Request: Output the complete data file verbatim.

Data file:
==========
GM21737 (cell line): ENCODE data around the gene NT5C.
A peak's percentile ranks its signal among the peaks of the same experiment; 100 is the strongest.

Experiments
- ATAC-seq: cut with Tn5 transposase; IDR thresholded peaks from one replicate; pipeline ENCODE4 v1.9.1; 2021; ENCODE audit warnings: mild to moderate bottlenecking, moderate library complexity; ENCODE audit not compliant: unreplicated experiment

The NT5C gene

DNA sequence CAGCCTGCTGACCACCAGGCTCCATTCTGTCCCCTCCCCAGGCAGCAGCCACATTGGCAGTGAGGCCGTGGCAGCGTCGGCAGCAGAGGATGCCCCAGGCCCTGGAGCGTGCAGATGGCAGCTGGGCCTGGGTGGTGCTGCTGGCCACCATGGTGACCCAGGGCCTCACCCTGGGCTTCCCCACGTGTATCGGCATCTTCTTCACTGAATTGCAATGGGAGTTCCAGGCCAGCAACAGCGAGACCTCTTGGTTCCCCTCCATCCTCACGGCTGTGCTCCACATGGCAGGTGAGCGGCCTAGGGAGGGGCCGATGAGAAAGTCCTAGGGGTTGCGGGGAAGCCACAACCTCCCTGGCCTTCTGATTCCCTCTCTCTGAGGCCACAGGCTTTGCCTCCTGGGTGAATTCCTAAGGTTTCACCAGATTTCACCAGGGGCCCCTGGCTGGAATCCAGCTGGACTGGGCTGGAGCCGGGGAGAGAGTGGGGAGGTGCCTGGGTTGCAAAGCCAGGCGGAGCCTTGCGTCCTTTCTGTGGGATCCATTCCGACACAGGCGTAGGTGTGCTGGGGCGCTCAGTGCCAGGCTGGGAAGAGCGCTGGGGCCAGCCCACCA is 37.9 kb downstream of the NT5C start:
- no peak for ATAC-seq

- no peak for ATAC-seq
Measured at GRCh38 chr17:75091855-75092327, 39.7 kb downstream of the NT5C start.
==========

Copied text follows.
GM21737 (cell line): ENCODE data around the gene NT5C.
A peak's percentile ranks its signal among the peaks of the same experiment; 100 is the strongest.

Experiments
- ATAC-seq: cut with Tn5 transposase; IDR thresholded peaks from one replicate; pipeline ENCODE4 v1.9.1; 2021; ENCODE audit warnings: mild to moderate bottlenecking, moderate library complexity; ENCODE audit not compliant: unreplicated experiment

The NT5C gene

DNA sequence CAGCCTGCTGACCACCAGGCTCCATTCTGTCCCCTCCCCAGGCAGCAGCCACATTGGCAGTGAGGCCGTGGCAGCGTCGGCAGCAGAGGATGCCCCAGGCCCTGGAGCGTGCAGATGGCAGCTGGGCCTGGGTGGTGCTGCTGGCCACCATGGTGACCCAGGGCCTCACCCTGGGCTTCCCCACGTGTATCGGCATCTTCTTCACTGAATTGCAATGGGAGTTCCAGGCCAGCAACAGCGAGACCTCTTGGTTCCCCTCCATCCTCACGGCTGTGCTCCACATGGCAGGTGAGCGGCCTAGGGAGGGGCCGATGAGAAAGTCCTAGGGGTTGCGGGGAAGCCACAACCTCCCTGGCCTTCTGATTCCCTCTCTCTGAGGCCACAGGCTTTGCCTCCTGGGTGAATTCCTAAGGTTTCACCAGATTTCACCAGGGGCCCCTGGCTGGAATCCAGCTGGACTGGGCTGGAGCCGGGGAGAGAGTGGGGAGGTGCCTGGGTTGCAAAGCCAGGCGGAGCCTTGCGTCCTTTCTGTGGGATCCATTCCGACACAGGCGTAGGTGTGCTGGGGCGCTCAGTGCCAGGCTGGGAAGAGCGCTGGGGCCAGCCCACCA is 37.9 kb downstream of the NT5C start:
- no peak for ATAC-seq

- no peak for ATAC-seq
Measured at GRCh38 chr17:75091855-75092327, 39.7 kb downstream of the NT5C start.